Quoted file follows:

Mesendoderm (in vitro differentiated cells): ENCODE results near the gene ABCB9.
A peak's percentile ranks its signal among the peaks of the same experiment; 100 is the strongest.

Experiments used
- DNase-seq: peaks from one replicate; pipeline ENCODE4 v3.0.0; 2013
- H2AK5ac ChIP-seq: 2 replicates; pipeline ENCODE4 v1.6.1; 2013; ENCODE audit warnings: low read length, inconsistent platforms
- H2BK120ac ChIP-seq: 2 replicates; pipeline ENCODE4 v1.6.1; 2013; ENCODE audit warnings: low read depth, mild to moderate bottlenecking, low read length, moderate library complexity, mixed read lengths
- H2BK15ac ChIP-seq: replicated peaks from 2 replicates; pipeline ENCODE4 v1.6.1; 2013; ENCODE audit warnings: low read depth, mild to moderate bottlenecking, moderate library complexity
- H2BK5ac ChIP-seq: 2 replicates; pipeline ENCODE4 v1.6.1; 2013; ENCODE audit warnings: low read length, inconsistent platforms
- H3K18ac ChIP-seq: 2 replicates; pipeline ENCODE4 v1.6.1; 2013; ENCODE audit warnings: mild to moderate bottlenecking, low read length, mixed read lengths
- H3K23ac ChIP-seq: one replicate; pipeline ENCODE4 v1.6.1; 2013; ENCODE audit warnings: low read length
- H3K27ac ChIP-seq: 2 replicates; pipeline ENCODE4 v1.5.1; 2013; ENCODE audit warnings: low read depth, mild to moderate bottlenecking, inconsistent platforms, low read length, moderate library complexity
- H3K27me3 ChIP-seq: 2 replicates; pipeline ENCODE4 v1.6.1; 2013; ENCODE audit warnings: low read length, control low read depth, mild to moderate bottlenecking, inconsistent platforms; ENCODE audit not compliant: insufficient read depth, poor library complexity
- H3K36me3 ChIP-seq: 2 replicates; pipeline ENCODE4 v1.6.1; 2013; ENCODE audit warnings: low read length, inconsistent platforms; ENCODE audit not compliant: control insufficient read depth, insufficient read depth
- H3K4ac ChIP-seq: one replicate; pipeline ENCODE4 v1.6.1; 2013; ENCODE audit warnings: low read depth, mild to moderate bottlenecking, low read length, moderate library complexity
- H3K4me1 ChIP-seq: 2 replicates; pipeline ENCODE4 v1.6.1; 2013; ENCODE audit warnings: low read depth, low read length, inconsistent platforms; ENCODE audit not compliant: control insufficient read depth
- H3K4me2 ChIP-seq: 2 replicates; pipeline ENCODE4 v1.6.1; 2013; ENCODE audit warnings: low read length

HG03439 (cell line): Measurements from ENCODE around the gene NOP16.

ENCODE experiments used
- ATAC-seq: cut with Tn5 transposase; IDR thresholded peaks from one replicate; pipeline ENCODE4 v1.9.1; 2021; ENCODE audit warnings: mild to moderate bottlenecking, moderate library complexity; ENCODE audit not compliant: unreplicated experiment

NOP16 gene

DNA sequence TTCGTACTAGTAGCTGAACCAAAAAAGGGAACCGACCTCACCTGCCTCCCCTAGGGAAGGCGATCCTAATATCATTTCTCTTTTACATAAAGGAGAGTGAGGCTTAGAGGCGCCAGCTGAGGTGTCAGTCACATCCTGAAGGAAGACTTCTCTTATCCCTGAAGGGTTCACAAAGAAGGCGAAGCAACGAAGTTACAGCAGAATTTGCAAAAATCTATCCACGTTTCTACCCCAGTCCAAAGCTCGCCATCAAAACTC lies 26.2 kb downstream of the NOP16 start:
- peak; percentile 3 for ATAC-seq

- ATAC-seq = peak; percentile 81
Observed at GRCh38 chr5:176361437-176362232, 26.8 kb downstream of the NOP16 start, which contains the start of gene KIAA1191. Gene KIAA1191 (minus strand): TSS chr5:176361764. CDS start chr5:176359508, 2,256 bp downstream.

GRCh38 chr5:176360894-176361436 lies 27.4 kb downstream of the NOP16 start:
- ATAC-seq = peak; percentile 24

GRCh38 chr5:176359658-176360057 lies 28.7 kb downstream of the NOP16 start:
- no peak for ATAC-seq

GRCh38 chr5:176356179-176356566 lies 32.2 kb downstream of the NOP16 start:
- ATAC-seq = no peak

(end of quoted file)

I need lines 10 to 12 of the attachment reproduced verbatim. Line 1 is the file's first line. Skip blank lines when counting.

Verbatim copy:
- H3K23ac ChIP-seq: one replicate; pipeline ENCODE4 v1.6.1; 2013; ENCODE audit warnings: low read length
- H3K27ac ChIP-seq: 2 replicates; pipeline ENCODE4 v1.5.1; 2013; ENCODE audit warnings: low read depth, mild to moderate bottlenecking, inconsistent platforms, low read length, moderate library complexity
- H3K27me3 ChIP-seq: 2 replicates; pipeline ENCODE4 v1.6.1; 2013; ENCODE audit warnings: low read length, control low read depth, mild to moderate bottlenecking, inconsistent platforms; ENCODE audit not compliant: insufficient read depth, poor library complexity